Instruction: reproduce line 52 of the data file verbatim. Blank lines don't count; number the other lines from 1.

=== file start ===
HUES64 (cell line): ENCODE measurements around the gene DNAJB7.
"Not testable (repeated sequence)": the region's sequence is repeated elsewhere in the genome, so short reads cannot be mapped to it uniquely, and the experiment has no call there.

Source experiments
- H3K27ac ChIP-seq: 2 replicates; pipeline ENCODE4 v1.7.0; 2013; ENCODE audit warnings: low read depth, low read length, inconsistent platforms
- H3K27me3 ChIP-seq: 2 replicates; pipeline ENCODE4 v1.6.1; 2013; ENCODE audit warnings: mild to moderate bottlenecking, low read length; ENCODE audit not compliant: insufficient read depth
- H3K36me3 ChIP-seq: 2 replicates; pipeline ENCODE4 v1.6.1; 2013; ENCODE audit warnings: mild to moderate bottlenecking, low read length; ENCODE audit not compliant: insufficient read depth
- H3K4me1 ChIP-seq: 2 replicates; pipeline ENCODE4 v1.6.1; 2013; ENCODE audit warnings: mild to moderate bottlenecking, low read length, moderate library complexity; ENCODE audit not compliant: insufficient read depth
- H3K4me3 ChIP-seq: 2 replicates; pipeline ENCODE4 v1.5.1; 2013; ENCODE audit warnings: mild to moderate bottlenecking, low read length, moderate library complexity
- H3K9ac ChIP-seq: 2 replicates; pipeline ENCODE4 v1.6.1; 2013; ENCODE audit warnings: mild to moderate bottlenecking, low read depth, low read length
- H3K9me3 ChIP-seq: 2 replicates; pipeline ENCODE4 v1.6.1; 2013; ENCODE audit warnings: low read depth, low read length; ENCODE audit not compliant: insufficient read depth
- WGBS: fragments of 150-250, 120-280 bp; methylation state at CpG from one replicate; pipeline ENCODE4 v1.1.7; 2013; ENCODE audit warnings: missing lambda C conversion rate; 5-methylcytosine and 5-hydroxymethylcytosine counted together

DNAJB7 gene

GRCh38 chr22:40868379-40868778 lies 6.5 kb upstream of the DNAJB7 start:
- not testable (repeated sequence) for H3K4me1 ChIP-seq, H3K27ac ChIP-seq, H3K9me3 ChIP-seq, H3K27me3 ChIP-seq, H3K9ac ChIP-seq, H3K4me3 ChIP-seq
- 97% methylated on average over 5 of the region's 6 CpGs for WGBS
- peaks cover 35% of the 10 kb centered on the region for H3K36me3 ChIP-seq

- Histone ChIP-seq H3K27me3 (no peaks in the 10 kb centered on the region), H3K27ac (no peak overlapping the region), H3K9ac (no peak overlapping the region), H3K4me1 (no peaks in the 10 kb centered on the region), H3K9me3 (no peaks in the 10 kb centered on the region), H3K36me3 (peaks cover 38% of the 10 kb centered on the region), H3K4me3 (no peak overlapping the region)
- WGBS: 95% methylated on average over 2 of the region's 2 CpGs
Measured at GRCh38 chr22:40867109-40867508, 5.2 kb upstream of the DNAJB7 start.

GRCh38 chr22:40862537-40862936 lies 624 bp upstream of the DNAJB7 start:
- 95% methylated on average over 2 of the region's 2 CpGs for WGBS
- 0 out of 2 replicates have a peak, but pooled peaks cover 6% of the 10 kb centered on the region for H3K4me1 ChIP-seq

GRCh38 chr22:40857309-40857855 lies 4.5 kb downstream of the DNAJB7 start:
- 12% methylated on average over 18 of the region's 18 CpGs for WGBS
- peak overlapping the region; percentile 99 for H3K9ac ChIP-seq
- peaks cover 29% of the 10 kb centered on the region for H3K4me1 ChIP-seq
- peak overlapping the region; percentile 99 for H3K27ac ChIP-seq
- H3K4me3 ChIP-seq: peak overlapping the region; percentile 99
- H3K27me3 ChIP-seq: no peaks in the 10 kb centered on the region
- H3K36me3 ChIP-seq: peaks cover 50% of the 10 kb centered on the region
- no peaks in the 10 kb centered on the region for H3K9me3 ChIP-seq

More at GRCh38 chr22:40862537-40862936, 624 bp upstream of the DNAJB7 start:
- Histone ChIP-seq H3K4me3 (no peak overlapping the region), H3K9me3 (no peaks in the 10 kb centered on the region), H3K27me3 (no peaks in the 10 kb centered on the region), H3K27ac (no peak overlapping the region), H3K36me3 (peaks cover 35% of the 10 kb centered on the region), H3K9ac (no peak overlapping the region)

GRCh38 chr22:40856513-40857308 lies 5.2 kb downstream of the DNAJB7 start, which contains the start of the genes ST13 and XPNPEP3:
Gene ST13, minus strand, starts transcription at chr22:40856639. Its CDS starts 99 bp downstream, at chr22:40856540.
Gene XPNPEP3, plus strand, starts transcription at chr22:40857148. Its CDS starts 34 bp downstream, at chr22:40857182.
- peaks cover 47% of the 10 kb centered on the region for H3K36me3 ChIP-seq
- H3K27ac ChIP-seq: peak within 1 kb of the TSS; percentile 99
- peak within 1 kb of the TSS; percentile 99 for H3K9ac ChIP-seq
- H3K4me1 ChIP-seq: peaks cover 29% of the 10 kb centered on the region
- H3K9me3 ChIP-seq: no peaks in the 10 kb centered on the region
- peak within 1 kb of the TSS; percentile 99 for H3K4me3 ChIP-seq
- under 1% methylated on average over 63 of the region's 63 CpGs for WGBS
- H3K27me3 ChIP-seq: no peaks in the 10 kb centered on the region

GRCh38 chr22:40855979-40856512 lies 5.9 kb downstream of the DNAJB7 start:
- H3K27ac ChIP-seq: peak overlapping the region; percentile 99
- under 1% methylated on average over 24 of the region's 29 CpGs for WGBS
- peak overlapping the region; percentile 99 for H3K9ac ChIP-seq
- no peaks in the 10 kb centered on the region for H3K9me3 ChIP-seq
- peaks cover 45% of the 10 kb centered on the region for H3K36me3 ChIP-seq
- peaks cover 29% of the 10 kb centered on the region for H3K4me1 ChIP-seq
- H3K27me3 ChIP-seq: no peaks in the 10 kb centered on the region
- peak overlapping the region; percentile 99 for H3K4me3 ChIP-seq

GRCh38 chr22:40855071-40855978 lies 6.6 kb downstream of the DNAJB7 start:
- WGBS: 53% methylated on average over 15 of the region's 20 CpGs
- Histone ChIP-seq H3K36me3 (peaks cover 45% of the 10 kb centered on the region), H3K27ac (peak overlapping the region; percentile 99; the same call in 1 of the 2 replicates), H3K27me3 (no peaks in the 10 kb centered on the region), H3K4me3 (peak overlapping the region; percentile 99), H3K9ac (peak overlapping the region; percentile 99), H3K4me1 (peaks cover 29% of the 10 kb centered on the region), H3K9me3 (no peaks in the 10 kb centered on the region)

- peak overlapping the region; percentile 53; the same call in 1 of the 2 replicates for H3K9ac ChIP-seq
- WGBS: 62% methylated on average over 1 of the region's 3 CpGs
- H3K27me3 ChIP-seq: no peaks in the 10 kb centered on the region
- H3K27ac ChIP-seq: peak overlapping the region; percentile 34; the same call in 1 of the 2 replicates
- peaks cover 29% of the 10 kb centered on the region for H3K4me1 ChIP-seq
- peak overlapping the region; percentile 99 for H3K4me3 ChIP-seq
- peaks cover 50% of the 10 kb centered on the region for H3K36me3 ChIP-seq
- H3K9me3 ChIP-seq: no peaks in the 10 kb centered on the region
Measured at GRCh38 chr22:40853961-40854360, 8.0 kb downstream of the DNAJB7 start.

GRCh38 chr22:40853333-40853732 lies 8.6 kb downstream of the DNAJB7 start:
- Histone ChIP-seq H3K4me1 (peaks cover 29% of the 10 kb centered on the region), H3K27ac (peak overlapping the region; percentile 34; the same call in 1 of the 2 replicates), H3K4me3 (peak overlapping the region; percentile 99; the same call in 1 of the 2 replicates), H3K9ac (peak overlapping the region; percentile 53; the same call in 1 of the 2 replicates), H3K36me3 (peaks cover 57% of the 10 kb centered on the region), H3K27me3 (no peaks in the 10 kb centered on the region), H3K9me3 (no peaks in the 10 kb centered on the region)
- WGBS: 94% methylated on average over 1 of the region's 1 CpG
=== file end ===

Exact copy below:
- H3K27me3 ChIP-seq: no peaks in the 10 kb centered on the region